Date of Award

Fall 2021

Publication Type


Degree Name



Computer Science

First Advisor

Y. Aneja

Second Advisor

D. Wu

Third Advisor

A. Mukhopadhyay


Complex networks, Forests, Graph generation, Sampling problem, Split graphs



Creative Commons License

Creative Commons Attribution 4.0 International License
This work is licensed under a Creative Commons Attribution 4.0 International License.


A graph consists of vertices and edges, connecting pairs of vertices. The subject of graph generation has a long history. Initial research focused on creating catalogues of graphs of small size. It has proved useful for creating input instances for different graph algorithms as well as for disproving conjectures or formulating new ones for various graph classes.

A problem that has garnered a lot of attention is that of deciding if a given sequence of n integers d1 ≥ d2 ≥ d3 … ≥ dn is graphical, that is, does there exist a simple graph whose degrees are the dis. Necessary and sufficient conditions for this have been obtained, among which the most notable ones are those of Erdos & Gallai and Havel & Hakimi. In our work, we have studied the extended problem of constructing a forest of trees from such a degree sequence as well split graphs (a split graph is a chordal graph whose complement is also chordal).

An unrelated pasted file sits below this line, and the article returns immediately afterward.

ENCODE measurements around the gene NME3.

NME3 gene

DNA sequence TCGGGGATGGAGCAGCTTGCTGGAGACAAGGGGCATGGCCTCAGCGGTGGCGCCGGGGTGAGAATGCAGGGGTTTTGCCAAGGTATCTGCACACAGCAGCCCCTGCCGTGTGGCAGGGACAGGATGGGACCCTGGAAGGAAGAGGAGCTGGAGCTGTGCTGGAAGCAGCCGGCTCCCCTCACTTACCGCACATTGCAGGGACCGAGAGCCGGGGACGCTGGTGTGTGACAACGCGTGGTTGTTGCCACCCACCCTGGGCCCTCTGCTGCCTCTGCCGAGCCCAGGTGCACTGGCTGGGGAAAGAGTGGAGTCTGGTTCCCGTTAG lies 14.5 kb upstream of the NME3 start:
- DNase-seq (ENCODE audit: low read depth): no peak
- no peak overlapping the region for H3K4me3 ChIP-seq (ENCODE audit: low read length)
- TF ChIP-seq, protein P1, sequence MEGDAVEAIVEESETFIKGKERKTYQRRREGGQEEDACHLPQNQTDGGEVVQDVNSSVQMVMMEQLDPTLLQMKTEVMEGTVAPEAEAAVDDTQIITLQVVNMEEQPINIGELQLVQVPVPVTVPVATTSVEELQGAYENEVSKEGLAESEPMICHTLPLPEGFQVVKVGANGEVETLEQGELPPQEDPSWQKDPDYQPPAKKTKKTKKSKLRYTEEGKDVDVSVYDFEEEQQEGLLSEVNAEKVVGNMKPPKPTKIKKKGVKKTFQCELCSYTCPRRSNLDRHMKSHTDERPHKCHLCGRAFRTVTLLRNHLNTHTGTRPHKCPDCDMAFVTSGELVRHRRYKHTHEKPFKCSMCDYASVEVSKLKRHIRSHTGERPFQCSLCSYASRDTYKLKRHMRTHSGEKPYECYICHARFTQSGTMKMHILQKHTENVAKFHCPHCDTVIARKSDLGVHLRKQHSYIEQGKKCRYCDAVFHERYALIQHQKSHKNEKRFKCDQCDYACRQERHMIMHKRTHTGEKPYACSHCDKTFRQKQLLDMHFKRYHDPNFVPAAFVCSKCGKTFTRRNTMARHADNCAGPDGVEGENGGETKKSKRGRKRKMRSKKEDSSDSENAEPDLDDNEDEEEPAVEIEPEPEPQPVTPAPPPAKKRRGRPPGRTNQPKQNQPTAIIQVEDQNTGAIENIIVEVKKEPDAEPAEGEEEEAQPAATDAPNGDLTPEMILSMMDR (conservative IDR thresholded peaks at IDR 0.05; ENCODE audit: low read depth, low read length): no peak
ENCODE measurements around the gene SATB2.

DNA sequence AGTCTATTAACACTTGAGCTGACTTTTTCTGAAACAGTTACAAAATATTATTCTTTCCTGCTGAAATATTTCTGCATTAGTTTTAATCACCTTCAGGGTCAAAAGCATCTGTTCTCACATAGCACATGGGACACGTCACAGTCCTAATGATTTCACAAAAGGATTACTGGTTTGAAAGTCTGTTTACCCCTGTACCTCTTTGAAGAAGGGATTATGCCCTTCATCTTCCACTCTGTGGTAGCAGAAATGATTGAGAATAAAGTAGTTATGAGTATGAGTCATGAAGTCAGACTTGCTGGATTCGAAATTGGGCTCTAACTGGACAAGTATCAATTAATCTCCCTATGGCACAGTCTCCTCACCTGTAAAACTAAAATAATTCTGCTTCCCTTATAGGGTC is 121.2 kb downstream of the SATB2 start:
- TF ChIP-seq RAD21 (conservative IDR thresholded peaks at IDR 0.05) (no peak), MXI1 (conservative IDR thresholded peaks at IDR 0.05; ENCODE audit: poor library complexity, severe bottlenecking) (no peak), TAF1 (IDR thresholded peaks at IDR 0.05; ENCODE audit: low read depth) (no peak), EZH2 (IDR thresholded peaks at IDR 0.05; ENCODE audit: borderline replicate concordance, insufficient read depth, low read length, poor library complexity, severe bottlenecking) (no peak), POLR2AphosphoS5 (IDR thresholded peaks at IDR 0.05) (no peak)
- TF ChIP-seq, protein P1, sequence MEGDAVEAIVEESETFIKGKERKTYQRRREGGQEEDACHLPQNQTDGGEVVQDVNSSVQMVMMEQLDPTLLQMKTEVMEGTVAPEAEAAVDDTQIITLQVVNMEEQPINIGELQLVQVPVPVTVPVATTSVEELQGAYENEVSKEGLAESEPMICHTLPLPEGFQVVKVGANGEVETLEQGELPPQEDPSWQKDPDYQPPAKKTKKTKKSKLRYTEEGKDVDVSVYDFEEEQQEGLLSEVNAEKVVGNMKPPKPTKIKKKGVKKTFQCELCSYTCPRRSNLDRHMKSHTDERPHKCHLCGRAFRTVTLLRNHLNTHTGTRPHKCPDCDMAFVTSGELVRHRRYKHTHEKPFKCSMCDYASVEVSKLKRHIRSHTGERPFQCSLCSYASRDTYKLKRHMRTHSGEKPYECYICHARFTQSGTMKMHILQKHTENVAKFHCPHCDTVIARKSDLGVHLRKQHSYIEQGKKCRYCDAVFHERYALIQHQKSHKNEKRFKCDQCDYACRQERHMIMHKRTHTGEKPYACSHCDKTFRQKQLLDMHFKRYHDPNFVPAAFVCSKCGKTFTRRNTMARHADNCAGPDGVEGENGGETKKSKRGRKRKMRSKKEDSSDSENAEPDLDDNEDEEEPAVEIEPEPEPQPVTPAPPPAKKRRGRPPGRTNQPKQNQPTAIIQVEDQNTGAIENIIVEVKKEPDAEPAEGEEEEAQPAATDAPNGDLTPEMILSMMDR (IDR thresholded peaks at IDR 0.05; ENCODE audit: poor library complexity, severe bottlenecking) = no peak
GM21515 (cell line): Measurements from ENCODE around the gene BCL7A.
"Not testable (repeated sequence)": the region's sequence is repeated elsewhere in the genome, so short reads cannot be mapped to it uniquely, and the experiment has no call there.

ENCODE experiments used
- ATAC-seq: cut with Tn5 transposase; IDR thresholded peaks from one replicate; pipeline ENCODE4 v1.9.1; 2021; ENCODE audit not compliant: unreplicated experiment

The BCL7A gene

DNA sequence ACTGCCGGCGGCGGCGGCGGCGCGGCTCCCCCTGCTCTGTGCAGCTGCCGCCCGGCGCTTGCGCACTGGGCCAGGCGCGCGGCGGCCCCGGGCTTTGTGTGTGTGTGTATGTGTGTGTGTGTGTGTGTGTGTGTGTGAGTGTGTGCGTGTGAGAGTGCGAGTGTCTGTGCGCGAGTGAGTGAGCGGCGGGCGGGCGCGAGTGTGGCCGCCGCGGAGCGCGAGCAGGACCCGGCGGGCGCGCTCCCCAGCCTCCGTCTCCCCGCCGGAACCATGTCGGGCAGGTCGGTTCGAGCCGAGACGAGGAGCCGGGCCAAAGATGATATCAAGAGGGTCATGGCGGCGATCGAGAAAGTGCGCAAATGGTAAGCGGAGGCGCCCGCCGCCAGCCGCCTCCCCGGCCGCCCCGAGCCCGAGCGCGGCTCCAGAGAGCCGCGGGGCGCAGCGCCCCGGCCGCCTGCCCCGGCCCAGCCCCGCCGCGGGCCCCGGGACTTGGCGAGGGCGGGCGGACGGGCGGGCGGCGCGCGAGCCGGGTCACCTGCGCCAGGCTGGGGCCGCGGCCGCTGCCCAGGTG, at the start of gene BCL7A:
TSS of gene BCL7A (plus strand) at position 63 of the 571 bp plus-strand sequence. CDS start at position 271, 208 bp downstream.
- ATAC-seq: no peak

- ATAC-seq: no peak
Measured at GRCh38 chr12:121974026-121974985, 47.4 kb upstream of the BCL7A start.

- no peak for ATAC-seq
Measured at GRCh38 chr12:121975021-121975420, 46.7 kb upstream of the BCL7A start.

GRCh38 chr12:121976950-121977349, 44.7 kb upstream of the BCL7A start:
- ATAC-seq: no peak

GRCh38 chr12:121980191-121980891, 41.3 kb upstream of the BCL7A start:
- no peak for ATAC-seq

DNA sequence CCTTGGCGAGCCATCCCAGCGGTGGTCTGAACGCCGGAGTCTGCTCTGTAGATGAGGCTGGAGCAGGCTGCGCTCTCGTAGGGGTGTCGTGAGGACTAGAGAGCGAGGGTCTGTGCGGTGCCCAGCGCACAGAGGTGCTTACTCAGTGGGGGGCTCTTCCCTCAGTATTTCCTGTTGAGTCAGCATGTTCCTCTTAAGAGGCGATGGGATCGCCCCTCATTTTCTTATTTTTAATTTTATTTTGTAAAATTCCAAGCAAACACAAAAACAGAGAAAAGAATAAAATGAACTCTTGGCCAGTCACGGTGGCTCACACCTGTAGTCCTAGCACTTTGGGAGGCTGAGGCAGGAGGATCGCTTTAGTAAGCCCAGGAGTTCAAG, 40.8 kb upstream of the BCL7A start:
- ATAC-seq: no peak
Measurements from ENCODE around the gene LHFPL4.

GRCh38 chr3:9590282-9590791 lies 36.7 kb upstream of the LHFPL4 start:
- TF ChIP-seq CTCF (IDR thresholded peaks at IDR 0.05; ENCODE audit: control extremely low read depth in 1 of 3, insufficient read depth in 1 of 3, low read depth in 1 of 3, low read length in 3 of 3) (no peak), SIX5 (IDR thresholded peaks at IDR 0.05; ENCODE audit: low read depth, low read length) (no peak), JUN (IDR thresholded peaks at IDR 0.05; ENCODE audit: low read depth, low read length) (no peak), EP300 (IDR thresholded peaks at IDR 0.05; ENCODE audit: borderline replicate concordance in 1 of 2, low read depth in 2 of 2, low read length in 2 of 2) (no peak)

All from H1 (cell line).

Given a degree sequence, there can be many graphs that satisfy it. An important problem is to be able to sample uniformly at random from the space of all possible graphs that satisfy a given degree sequence. This has been extensively studied by researchers in the area of complex networks (for example social, neural, metabolic, protein-protein interaction networks).

In our work, we have studied both the sampling problem as well as the enumeration problem. We have improved upon previously established enumeration methods and have turned them into sampling methods. The different methods have been compared and their complexities have been analyzed.